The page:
BLACKHAWK — A mother and daughter who drowned after arranging for the girl to meet her wealthy father for the first time left many key questions unanswered months after waiting for autopsy results.
Forensic pathologist Dr. Ikechi Ogan ruled that he could not determine whether the deaths of Llaneth Chavez, 31, and her daughter, Malaya, 4, were an accident or a homicide, leaving a major question mark over what happened last February 12 that resulted in the double drowning. They died shortly after Chavez took Malaya from his home in Hollister to East Ridge Court in Black Hawk so the girl could meet her father for the first time – who had been Keep it a secret from her family.
Aside from finding the cause of death — drowning — Orgen’s task is to choose one of four possible means: two, suicide and natural causes, obviously don’t apply. That leaves homicides and accidents. Organ’s verdict, pending, is a relatively rare outcome that only occurs when it cannot be undone in more than one way.
But Organ did, and Chavez suffered multiple blunt force injuries, including bruises to his back, left hip, abdomen and upper chest. He noted that the autopsy found no evidence of head injuries or strangulation. The coroner’s report said Malaya had a faint red abrasion, half an inch by half an inch, but no other superficial damage.
Authorities have been investigating Chavez and Malaya for potential criminal activity since the day their bodies were discovered. But evidence beyond a reasonable doubt can be tricky in the absence of witnesses or clear accounts of their deaths.
In an interview, Neama Rahmani, chief executive of the Los Angeles-based West Coast trial law firm, compared the Blackhawk drowning to the 2008 indictment of Casey Anthony. The girl stood up after the defense argued the girl accidentally drowned in the family swimming pool.
“Murder and accidents are very different; generally, people don’t go to jail for accidents unless there’s some kind of criminal negligence,” Rahmani said. “However, I will say that a child drowning in a swimming pool is one thing, but an adult and a child drowning in a swimming pool, we obviously don’t see that very often. If I were a law enforcement officer, I would be very skeptical.”
The deaths of Chavez and Malaya have been shrouded in mystery and suspicion since around 3 p.m. on Feb. 12, when Malaya’s father called 911 to report finding the mother and daughter in their backyard swimming pool no response. He claims he left them behind when he went in to shower and then found them dead or dying in the pool when he came out.
The newspaper did not name the father because he has not been arrested or charged in connection with either death. But police notified the Contra Costa District Attorney’s Office of the incident at the time of the incident and opened a suspicious death investigation, which is still ongoing, authorities said.
During interviews with Chavez’s family, authorities were told that Malaya’s father paid Chavez a monthly stipend on the condition that she keep her distance from him. The same goes for his daughter until 12 February.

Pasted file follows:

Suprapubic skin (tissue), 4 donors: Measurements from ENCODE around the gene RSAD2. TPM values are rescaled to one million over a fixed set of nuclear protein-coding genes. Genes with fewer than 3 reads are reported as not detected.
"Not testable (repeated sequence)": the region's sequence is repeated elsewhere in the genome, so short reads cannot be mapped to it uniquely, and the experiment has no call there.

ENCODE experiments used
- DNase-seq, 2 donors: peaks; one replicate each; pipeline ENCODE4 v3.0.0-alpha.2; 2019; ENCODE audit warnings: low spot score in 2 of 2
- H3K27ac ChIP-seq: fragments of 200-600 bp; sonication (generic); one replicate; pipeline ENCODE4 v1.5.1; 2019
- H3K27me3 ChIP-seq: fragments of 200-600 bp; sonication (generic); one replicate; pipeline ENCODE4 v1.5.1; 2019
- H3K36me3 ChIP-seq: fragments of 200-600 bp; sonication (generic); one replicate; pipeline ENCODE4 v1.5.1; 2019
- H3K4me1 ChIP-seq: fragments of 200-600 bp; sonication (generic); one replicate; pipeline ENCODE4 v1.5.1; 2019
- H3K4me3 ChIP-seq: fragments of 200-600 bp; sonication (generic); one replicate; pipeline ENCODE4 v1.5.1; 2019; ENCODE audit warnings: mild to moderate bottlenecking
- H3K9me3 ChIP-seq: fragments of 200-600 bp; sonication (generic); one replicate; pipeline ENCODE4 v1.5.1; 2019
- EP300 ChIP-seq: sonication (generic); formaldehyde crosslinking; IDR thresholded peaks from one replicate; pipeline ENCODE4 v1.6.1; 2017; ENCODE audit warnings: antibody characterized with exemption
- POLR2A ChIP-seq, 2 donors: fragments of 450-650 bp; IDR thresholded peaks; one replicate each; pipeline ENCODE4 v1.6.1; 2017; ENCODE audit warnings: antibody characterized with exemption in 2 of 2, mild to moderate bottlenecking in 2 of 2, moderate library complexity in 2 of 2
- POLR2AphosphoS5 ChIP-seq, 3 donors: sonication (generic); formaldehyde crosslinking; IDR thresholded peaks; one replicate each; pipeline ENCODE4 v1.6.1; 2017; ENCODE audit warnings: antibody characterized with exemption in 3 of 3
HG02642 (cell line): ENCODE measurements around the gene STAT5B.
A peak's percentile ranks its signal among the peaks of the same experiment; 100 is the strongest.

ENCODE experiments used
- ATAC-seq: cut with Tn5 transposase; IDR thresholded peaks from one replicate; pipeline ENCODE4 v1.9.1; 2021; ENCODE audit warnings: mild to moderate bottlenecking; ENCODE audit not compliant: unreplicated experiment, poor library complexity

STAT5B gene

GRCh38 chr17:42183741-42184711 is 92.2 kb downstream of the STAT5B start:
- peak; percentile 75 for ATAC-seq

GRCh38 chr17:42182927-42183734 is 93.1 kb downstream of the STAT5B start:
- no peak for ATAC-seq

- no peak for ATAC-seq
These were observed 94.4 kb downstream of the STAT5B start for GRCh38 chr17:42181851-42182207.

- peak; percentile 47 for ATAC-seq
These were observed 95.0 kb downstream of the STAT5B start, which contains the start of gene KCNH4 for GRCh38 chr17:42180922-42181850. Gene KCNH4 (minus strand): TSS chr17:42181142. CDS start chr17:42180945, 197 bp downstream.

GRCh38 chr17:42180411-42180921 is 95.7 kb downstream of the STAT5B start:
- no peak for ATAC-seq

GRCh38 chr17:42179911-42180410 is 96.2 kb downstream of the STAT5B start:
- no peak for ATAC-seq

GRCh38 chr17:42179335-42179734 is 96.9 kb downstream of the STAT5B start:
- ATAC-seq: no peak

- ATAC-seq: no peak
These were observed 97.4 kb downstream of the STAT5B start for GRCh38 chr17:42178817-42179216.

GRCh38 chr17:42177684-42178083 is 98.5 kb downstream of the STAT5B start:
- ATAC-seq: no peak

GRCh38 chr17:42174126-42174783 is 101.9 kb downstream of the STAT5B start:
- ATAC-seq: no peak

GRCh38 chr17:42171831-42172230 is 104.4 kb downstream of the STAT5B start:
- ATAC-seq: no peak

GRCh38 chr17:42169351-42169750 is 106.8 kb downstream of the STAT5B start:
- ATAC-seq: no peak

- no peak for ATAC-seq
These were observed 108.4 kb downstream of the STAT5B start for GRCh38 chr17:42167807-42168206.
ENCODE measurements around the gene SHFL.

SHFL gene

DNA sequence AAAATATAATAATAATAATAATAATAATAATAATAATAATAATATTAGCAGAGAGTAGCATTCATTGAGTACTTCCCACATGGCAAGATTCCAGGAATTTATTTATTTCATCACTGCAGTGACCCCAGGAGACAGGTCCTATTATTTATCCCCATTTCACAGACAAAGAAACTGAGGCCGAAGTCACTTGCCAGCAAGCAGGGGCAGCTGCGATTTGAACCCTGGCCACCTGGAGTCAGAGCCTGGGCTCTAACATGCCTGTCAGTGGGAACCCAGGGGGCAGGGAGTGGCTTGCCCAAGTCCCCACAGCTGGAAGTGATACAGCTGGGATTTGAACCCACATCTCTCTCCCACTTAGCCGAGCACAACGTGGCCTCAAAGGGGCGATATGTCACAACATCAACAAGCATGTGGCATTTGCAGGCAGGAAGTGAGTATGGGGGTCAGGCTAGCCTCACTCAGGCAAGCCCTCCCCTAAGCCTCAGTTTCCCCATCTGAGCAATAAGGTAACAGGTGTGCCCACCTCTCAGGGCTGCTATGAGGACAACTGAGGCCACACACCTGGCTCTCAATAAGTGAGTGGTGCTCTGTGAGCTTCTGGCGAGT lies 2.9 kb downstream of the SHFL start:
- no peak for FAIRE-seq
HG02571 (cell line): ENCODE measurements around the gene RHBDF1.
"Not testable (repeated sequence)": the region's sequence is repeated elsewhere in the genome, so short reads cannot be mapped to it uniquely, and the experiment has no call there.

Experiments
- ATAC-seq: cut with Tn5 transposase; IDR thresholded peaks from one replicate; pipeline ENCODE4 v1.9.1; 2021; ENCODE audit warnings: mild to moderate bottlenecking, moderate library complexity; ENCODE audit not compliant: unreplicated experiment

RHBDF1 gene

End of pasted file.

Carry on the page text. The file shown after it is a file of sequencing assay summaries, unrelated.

Malaya’s father told police he and Chavez briefly dated when he was the manager of a gas station where she worked – a chain owned by his family. He said at the time he feared his family would not accept Chavez because of “cultural differences,” but agreed to let Malaya into his life for the first time after his mother died in December 2021.
So they arranged an ice cream outing. Chavez and Malaya arrived at his home around 1:45 p.m., and he said he took them to the backyard before going to shower. He said after taking a shower, he called Chavez on his cell phone, told her he was getting dressed, and went out when she didn’t answer the phone. Just then, he saw the two of them, motionless, floating in the pool. He said Chavez was face down; Malaya was face up, he said.
He said he ran to the pool, jumped in and pulled them out one at a time, starting with Malaya and calling 911. A dispatcher instructs him on how to perform CPR on the girl.
When police contacted Chavez’s brother, they grew suspicious. He told investigators that both Chavez and Malaya were afraid of water and could not swim, and that he suspected they would not go near a swimming pool.
On top of that, police found evidence that Malaya’s father had deleted text messages between him and Chavez, and he claimed the only surveillance in the home was a RING doorbell camera that streamed in real time. But responders noticed several security cameras inside and outside the home, and the footage was subsequently searched as part of the investigation. Police did not say whether they found any valuable video footage.
Anyone with information about this incident should contact the Sheriff’s Investigative Unit at 925-313-2600. Tips can be emailed to email@example.com. Anonymous callers can leave a message at 866-846-3592.